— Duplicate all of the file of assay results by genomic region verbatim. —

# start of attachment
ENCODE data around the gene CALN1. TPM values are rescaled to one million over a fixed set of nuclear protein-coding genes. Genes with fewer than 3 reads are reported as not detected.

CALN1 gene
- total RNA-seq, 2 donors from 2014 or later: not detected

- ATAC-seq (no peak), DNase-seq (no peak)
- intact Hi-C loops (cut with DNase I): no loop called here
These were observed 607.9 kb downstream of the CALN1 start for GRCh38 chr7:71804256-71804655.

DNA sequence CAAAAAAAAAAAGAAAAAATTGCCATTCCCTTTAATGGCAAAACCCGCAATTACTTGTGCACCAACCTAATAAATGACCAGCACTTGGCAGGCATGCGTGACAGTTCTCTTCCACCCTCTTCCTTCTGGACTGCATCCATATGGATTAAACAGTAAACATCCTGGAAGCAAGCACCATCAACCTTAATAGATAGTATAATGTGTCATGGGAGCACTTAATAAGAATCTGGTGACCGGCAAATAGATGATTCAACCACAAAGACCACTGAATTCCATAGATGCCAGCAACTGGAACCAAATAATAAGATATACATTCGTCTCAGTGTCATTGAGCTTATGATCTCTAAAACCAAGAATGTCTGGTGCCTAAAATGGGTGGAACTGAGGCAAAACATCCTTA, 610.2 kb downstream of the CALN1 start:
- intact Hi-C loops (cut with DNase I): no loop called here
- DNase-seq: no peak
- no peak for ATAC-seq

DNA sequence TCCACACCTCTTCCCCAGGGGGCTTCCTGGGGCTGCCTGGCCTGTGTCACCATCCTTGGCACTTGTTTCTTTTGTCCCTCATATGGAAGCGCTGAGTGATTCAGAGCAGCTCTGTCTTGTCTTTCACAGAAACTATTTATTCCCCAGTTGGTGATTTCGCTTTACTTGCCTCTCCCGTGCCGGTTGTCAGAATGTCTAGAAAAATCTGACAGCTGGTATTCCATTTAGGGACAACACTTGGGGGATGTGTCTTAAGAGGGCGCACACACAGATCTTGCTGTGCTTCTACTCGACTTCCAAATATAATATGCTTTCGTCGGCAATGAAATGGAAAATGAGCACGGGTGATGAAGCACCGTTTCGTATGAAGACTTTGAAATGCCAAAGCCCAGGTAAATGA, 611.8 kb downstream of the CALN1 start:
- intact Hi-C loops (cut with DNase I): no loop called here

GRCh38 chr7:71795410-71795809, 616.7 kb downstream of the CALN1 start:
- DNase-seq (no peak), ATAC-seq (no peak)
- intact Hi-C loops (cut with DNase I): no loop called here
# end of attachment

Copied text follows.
ENCODE data around the gene CALN1. TPM values are rescaled to one million over a fixed set of nuclear protein-coding genes. Genes with fewer than 3 reads are reported as not detected.

CALN1 gene
- total RNA-seq, 2 donors from 2014 or later: not detected

- ATAC-seq (no peak), DNase-seq (no peak)
- intact Hi-C loops (cut with DNase I): no loop called here
These were observed 607.9 kb downstream of the CALN1 start for GRCh38 chr7:71804256-71804655.

DNA sequence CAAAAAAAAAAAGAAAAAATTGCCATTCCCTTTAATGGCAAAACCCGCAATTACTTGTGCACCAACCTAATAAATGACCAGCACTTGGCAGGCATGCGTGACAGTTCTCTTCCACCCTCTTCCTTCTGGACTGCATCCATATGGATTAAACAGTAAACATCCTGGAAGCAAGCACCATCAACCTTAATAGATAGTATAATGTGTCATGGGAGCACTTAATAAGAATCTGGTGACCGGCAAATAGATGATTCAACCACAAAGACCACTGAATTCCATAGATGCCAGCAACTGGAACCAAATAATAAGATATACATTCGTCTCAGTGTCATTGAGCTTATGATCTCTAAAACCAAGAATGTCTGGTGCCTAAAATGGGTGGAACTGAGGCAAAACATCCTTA, 610.2 kb downstream of the CALN1 start:
- intact Hi-C loops (cut with DNase I): no loop called here
- DNase-seq: no peak
- no peak for ATAC-seq

DNA sequence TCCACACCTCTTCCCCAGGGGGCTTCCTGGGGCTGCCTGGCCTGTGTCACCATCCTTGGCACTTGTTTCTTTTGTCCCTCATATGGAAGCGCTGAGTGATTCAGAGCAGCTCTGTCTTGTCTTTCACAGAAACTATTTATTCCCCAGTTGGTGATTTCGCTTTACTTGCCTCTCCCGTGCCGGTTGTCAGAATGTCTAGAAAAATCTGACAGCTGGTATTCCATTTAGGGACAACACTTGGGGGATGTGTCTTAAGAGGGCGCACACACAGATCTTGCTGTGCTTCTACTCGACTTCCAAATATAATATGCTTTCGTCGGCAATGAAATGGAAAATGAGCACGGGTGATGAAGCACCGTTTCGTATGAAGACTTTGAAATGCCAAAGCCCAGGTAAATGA, 611.8 kb downstream of the CALN1 start:
- intact Hi-C loops (cut with DNase I): no loop called here

GRCh38 chr7:71795410-71795809, 616.7 kb downstream of the CALN1 start:
- DNase-seq (no peak), ATAC-seq (no peak)
- intact Hi-C loops (cut with DNase I): no loop called here